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State v. McGrew

Decided: March 25, 1974.


Carton, Lora and Seidman. The opinion of the court was delivered by Seidman, J.A.D.


In December 1972 defendant was found guilty in municipal court of operating a motor vehicle while under the influence of intoxicating liquor, contrary to N.J.S.A. 39:4-50(a). When he appeared later for sentence, a record was produced of a conviction for drunk driving in 1966. The municipal court judge declined to receive offered testimony that defendant was indigent at the time and had not been advised of his right to free counsel (case law then did not so provide), and imposed the mandatory three-month term of imprisonment and revocation of driving privileges for ten years.

On appeal to the County Court, limited to the sentence, the trial judge permitted defendant to testify to his alleged indigency and lack of counsel on the prior occasion, but ruled that the evidence was not material to a determination of the propriety of the sentence and affirmed.

Defendant argues on this appeal, as he did below, that because of his indigency at the time of the earlier conviction, and the failure to furnish him counsel, he should not now receive the mandatory statutory sentence as a second offender. We disagree.

In the case of Rodriguez v. Rosenblatt, 58 N.J. 281, 295 (1971), it was held that in municipal court matters involving disorderly conduct or other petty offenses,

The court noted that the case of State ex rel. Argersinger v. Hamlin, 236 So. 2d 422 (Fla. Sup. Ct. 1970), cert. granted 401 U.S. 908, 91 S. Ct. 887, 27 L. Ed. 2d 805 (1971), was before the United States Supreme Court, and said that pending further enlightenment there would be "no inflexible constitutional compulsion" to assign counsel without cost in the municipal court in disorderly conduct and other petty cases, 58 N.J. at 294, and that the municipal court judges would have broad discretion to assign counsel whenever justice so required.

Argersinger v. Hamlin, 407 U.S. 25, 92 S. Ct. 2006, 32 L. Ed. 2d 530 (1972), held that "absent a knowing and intelligent waiver, no person may be imprisoned for any offense, whether classified as petty, misdemeanor, or felony, unless he was represented by counsel at his trial."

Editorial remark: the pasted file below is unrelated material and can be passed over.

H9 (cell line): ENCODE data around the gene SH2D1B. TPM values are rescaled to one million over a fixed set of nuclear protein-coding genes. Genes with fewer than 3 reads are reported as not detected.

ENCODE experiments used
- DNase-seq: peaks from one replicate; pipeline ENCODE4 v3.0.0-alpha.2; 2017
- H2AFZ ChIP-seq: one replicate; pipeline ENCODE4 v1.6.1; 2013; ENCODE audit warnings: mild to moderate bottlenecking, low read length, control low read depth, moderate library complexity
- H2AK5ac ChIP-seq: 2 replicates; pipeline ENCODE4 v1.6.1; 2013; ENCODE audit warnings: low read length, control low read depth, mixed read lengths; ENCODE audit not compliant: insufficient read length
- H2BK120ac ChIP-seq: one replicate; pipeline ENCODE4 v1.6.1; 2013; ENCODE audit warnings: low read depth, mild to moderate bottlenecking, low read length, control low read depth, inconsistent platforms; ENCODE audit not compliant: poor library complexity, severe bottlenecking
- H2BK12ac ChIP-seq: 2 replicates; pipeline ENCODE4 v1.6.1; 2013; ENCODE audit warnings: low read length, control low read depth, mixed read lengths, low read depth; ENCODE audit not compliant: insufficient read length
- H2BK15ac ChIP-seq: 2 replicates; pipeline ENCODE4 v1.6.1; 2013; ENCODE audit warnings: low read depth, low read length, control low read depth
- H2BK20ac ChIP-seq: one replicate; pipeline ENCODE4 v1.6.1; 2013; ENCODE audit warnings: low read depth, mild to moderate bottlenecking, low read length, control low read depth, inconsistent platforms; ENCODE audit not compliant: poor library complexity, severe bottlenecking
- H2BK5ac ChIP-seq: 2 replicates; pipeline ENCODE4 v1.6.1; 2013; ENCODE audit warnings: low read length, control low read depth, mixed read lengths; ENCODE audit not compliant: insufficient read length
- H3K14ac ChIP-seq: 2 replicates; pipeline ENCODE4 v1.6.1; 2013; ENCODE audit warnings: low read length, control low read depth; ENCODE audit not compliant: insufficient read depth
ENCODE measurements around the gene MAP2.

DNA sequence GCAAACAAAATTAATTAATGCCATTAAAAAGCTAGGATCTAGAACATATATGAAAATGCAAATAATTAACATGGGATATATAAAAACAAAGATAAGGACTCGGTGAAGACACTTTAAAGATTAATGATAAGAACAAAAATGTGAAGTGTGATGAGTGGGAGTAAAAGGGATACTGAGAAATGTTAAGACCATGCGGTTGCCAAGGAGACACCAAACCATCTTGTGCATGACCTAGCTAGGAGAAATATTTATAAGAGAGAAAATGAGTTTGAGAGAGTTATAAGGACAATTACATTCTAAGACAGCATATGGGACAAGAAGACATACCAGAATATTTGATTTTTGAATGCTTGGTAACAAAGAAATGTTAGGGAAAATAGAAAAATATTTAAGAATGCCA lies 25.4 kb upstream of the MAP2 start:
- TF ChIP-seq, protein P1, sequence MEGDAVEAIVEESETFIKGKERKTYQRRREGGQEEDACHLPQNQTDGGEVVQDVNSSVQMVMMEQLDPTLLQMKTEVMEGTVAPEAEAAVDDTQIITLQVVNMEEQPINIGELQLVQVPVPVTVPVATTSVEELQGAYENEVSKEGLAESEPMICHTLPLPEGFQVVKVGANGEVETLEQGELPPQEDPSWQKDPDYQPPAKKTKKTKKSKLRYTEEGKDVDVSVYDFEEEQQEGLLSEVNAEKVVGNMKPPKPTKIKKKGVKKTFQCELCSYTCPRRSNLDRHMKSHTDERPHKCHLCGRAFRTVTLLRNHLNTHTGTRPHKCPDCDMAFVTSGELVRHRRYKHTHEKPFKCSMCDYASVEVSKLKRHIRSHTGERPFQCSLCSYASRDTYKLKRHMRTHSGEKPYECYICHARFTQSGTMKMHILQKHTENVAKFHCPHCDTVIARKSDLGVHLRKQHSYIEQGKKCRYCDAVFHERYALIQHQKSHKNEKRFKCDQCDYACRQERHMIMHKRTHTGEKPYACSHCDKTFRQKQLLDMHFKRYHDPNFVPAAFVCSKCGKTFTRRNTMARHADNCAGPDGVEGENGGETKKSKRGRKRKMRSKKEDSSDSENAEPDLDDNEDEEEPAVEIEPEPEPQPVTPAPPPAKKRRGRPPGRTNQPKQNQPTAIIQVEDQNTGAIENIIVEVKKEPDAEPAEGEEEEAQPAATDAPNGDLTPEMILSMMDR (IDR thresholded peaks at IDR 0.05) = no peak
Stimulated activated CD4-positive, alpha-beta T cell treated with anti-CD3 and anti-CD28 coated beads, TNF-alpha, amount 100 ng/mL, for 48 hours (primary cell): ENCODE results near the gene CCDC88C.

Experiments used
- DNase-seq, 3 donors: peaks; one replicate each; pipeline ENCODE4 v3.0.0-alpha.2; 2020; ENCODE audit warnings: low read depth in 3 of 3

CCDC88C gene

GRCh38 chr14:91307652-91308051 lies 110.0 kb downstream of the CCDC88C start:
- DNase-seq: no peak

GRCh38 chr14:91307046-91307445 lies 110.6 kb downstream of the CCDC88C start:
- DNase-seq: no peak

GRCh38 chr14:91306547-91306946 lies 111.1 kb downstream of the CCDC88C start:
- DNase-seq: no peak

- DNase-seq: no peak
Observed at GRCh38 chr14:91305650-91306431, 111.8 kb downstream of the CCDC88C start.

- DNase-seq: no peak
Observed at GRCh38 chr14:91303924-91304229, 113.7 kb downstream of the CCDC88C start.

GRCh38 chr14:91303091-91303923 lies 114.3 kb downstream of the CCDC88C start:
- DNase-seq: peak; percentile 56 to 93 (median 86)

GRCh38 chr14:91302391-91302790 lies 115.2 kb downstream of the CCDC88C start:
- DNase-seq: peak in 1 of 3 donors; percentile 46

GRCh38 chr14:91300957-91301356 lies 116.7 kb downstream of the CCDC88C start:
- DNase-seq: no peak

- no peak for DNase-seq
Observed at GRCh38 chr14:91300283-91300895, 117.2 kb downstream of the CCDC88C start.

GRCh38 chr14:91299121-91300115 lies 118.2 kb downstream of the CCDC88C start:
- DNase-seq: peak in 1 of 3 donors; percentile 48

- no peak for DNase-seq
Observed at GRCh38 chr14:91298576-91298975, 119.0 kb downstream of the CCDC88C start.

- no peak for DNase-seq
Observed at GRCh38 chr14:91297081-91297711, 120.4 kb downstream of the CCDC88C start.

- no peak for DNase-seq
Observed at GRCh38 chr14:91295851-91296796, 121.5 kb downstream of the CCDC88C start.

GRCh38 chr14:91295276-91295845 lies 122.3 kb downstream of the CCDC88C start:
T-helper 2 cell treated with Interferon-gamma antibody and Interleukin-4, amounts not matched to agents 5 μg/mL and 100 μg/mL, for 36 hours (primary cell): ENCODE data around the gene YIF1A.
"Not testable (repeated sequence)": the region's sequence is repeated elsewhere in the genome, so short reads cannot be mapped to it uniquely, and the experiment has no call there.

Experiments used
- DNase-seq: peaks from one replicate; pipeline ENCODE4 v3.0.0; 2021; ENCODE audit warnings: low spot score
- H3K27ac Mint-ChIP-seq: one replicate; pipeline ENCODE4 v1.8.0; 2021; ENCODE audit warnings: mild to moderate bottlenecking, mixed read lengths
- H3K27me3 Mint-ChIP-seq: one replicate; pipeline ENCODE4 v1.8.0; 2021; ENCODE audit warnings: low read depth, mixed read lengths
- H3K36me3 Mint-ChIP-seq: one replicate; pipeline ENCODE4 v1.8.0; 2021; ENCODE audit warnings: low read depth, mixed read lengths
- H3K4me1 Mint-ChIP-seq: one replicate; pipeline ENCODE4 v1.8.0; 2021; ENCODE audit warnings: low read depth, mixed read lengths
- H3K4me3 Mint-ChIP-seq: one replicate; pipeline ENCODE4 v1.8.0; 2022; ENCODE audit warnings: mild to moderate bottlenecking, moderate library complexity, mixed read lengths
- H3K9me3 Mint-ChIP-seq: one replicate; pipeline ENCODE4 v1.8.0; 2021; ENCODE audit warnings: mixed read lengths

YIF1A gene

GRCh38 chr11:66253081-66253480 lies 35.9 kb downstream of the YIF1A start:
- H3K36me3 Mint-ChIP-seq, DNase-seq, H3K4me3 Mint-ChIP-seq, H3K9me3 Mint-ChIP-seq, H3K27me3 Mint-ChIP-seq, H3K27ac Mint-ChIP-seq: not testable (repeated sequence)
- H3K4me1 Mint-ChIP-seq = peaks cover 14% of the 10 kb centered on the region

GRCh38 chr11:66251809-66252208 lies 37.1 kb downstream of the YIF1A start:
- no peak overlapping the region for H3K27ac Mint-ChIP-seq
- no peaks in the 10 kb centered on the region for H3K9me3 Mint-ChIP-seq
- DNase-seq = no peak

Although under Rodriguez, "whenever the particular nature of the charge is such that * * * other consequence of magnitude is actually threatened or is a likelihood on conviction, the indigent defendant should have counsel assigned to him unless he chooses to proceed pro se with his plea of guilty or his defense at trial," 58 N.J. at 295, it is clear from Argersinger that an indigent's right to counsel in municipal court cases does not attain constitutional dimension unless conviction may lead to imprisonment. In other matters the assignment of counsel represents the kind of policy ruling which, "though not constitutionally or legislatively compelled, [has] served to protect the proper interests of the defendant and to advance the sound administration of justice in our courts." 58 N.J. at 294.

In this case, the fact is that defendant's first conviction did not result in a custodial sentence; consequently, he cannot now claim the denial of a constitutional right. Moreover, there is nothing in Rodriguez to suggest an intent that the holding should apply retroactively. It should be observed

that in Berry v. Cincinnati, 414 U.S. 29, 94 S. Ct. 193, 38 L. Ed. 2d 187 (1973), Argersinger was given retroactive effect to persons convicted of misdemeanors only if they alleged a bona fide existing case or controversy sufficient to invoke federal court jurisdiction.

We perceive no need to determine at this time what should be done in second offender drunk driving cases where the defendant was jailed upon his conviction of the first offense. It can await an appropriate case. However, where, as here, imprisonment was not involved, and "the conviction was obtained as the result of a procedure not considered fundamentally unfair at that time, and subsequent judicial decisions cast no substantial doubts upon the reliability of the determination already made, no compelling reason exists for disturbing a decision no longer subject to direct appeal." State v. Johnson, 43 N.J. 572, 585 (1965). See also, State v. Hall, 89 N.J. Super. 361, 364 (App. Div. 1965); State v. Blanchard, 98 N.J. Super. 22, 30 (Law Div. 1967).

Defendant does not challenge the merits of the previous finding of guilt, nor does he contend that the result might have been otherwise had he had the assistance of counsel. He admits that he had been drinking and a police officer seems ...

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